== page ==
The fate of this place lies in the hands of people who have never set foot here, laid eyes here, or perhaps have even thought about what’s here besides what lies hundreds and thousands of feet under the surface. A thousand mosquitoes moan around my head. Their voices are dissonant, but they cannot touch my face. Their swarms resemble great herds, perhaps of caribou, maybe musk ox, but in their behavior is a pathetic nature no other animal is so eager to display.

We had begun this leg, our middle leg, of the journey in Valdez and traced our way up the Alaska Highway, freshly chip-sealed, following the Alaska pipeline mouth to source. The first leg had been all about nature—a canoe trip down the Tanana River, backpacking in Kluane National Park, Yukon Territory (the first third of my journal is riddled with my fears of grizzlies), kayaking in Prince William Sound. We had seen kittiwakes perched on cliffs by the thousands, the cacophony of their squawks so loud we had to yell to be heard, and we felt the fiberglass of our boats turn icy as we neared a glacier in Shoup Bay. Our natural history portion of the trip ended too soon, and we were on to the “issues” part. The day after we returned from kayaking we found ourselves inside the Alyeska Pipeline Terminal.

No longer was I counting stamen of a lovely little Primula cuneifolia, but rather grappling with the overwhelming statistics being hurled at me amidst the concrete and steel. Our introduction takes place in a dingy old school bus, painted white to make it incognito or more likely to cover up the rust spots. Our tour guide is a pleasant lady with a sharp haircut. She seems proud of her part played in the pipeline, and she rattles the statistics off like a pre-recorded and automated touring headset.


A blast furnace is used in smelting, generally to produce industrial metals, and in the case of Carrie the furnaces made pig iron, which was then used to make steel. At Carrie, the liquid pig iron was shipped in molten form across the river to Homestead Steel Works, where it was then casted into steel. Three elements—called “the burden”—are loaded into the top of the furnaces. For pig iron, it’s iron ore pellets, coke (a refined coal product), and limestone, or flux. Air is blown into the bottom of the furnace. The molten iron pours out of the bottom of the furnace, as does the slag, the byproduct of iron making, which floats on top of the iron. The pure iron goes one way, the slag another. Flue gasses also come out, and the long rusted pipes supported by scaffolding still ran along the building’s edge, ending abruptly in open gapes. I could almost feel the hot sulfuric wind that might have blasted out at one time, and hear the roar of constricted air, but instead there was the mild chatter, the sound of an occasional sparrow from the nearby line of trees, the former Carrie Furnace workers explaining how the process had worked, who’d shoveled what into where, who was in charge of opening the bleeder valves, each man trying to out-reminisce the next. The click of cameras. Laughter.

The guides at the Carrie Furnace would pick up raw iron ore that could still be found on the ground and roll it around in their hands.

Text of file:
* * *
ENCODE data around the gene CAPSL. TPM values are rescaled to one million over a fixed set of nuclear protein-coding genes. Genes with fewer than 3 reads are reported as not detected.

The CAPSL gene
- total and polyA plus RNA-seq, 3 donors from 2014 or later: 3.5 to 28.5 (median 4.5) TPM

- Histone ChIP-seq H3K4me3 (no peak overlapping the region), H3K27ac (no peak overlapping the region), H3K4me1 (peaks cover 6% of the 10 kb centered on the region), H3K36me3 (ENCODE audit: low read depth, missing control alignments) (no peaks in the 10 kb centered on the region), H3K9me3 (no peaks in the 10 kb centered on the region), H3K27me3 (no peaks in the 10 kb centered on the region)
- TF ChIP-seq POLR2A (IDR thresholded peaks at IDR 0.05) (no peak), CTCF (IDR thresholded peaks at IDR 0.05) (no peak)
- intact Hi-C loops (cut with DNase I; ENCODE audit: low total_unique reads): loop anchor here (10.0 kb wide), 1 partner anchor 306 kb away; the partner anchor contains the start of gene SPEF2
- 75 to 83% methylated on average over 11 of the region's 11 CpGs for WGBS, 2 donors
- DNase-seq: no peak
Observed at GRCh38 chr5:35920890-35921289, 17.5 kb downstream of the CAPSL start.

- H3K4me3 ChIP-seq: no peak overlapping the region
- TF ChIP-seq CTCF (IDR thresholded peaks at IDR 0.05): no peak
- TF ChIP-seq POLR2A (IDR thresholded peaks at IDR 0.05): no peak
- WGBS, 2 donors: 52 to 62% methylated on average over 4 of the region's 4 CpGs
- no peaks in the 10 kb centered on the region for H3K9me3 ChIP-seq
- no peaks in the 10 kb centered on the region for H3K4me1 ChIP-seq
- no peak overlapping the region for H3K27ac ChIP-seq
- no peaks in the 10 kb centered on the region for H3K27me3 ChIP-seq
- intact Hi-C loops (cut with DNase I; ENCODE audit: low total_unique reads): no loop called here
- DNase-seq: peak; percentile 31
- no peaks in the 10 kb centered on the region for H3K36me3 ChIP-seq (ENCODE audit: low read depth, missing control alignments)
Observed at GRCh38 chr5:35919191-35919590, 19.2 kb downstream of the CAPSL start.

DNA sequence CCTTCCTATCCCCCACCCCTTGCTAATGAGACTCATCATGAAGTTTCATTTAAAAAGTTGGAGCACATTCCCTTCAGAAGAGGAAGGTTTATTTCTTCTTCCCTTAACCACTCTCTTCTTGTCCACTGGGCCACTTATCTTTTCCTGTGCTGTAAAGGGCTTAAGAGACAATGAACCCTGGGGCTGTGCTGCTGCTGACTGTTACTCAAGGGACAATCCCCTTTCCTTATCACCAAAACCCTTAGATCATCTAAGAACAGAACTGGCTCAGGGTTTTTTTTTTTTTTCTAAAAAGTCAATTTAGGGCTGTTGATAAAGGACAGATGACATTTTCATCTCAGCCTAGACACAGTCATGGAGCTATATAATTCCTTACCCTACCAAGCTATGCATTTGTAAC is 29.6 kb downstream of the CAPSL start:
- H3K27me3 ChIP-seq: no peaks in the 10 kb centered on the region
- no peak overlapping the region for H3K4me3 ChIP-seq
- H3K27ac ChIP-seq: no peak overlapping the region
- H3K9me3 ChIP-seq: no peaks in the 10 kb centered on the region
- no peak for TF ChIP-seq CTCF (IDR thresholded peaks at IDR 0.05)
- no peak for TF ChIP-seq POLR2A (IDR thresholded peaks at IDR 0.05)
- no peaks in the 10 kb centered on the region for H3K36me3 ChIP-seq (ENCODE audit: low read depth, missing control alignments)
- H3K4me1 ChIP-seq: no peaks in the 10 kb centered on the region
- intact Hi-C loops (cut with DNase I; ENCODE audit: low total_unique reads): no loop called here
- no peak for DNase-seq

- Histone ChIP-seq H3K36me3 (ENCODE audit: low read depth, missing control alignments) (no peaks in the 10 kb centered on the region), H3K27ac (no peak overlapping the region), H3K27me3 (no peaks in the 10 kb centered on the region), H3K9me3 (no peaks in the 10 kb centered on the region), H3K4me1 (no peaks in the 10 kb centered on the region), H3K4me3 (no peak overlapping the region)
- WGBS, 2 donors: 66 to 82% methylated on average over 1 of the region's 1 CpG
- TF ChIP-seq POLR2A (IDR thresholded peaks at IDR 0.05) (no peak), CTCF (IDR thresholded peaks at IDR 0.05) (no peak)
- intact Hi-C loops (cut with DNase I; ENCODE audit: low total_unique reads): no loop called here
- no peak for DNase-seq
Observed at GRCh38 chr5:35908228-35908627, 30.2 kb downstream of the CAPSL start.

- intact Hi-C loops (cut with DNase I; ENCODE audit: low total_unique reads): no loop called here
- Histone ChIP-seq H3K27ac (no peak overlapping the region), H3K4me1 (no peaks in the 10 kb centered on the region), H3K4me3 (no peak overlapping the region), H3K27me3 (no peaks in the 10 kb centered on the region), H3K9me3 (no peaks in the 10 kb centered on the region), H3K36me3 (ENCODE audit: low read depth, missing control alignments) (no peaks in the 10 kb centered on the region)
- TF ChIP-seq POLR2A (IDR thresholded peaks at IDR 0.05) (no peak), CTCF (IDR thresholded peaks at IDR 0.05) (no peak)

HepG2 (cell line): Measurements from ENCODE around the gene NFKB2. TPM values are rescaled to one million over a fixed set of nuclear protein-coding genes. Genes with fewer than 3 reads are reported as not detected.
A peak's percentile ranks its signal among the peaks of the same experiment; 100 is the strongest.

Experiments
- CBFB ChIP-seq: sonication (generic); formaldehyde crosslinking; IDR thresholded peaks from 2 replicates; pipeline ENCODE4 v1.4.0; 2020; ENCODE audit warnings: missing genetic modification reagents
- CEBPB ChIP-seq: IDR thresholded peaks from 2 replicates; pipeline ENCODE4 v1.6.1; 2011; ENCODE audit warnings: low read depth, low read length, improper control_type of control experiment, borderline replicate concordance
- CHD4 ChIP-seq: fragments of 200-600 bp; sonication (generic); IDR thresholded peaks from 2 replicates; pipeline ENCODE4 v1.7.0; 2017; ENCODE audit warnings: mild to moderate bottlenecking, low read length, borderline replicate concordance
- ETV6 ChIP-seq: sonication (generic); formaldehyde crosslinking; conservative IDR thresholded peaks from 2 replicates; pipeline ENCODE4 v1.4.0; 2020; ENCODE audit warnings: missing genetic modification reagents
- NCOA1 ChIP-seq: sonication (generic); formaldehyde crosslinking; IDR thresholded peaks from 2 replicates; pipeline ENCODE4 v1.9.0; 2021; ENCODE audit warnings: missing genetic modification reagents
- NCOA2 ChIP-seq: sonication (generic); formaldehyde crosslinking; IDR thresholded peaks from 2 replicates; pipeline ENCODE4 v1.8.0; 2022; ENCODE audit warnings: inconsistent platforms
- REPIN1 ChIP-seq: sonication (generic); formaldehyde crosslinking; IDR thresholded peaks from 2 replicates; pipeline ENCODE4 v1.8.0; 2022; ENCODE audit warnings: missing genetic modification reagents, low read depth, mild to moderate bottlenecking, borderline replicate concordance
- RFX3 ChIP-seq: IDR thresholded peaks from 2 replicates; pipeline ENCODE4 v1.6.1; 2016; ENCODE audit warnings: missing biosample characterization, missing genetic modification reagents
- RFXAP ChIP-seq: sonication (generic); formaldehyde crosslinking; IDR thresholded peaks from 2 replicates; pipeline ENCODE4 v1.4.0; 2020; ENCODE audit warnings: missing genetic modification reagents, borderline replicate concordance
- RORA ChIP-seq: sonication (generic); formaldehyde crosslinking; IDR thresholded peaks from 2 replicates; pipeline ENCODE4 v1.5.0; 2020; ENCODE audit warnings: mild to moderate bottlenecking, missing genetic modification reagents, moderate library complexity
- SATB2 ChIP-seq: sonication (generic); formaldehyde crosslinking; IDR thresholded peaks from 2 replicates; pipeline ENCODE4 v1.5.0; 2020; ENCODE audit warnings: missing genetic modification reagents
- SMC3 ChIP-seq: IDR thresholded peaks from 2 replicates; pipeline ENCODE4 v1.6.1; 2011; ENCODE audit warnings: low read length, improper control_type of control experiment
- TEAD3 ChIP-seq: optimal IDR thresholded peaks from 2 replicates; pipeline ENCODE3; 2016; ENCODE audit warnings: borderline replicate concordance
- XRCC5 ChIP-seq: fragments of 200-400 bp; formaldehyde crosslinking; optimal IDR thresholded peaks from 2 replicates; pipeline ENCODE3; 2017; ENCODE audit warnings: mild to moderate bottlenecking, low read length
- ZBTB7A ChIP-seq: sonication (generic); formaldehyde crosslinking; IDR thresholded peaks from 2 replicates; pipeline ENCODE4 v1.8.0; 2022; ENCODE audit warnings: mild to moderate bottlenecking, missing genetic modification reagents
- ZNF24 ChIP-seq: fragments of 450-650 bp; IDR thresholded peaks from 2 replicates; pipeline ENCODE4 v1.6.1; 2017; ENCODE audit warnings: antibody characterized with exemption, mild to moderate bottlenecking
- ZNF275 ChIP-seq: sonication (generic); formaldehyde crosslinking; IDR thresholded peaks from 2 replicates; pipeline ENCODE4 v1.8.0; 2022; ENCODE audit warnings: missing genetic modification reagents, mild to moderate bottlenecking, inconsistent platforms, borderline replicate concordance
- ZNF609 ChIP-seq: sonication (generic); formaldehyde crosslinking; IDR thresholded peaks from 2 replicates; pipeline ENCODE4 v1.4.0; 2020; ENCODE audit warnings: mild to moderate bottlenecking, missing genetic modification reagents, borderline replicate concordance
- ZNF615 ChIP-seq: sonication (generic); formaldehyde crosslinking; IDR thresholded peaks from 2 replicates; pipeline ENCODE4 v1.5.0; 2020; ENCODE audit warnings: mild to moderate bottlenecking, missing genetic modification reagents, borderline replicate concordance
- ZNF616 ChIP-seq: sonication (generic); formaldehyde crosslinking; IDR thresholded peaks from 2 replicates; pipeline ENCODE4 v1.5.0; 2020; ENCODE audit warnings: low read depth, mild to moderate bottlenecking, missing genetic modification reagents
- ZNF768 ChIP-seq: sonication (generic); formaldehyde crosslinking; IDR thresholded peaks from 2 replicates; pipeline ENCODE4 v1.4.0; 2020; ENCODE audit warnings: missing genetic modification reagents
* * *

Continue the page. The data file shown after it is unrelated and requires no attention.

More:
“When I came back here to do the tours, I couldn’t believe that trees had grown back,” said Ron, who had worked in the ore yard. You wouldn’t believe what it used to look like, he said, piles of raw iron ore pellets over his head, twenty feet high. Now he stood in a patch of grass that was mowed infrequently, and it was sharp and prickly. He’d been sitting in a lawn chair, waiting for the group to arrive. Arranged in buckets nearby he had three separate piles representing the burden. He handed around iron ore pellets, then a piece of coke.

“Feel how light that is?” he asked.

The iron ore was mined in Minnesota, shipped on ore boats across the Great Lakes. Since Carnegie had been buddies with John Edgar Thompson, president of the Pennsylvania Railroad, Carnegie used railroads instead of rivers to transport his ore. The raw ore would be loaded onto trains off the shores of Lake Erie. The coal that made coke was mined not too far away—likely West Virginia, southwest Pennsylvania. The limestone, called the flux, was a neutralizing agent, and the three elements were driven up conveyor belts and dumped into the furnaces, men opening a door at a time on the carts. If the doors weren’t opened in the right order it might upset the balance of the car and tip over on top of a man, pinning him to the tracks as had happened to a coworker of Manny’s.

“Charlie opened ‘em all up on the right hand side and didn’t do shit on the left hand side, and the car tipped over on him. Well, luckily, the tracks were banked high and there was room for him to lay down, and the car settled on top of him but it didn’t crush him, it laid on the rails. Big Mike was the trestle foreman. He ran down those steps…and picked up a railroad jack, and that jack must weigh over 150 pounds, he picked it up, put it on his shoulder and ran back up them steps all the way to the top again. Put it under the car, jacked it up, and pulled the guy out from under it, by himself. That’s the kind of man he was.”

Manny’s story wasn’t about how a man almost died. It was about how great Big Mike was. His stories were like that. “I remember how they took me under their wing and taught me,” he says of the guys he worked with at Carrie and the other blast furnaces he worked on. “They showed me this, they showed me that, they taught me this and they taught me that, and I lost this piece of finger and they never knew it, you know?”

Indeed, Manny was missing his right ring finger from the knuckle up, just above his gaudy gold and sapphire school ring. He’d lost it in one of the blast furnace gates when he was working in McKeesport. Luckily, at that time, he worked right across the street from the hospital. He told the doctor he’d slammed it in a car door, but the doctor said, “What, did it weigh about ten tons?” Manny never told the management what had happened. “You didn’t turn in accidents. That was a big no-no.”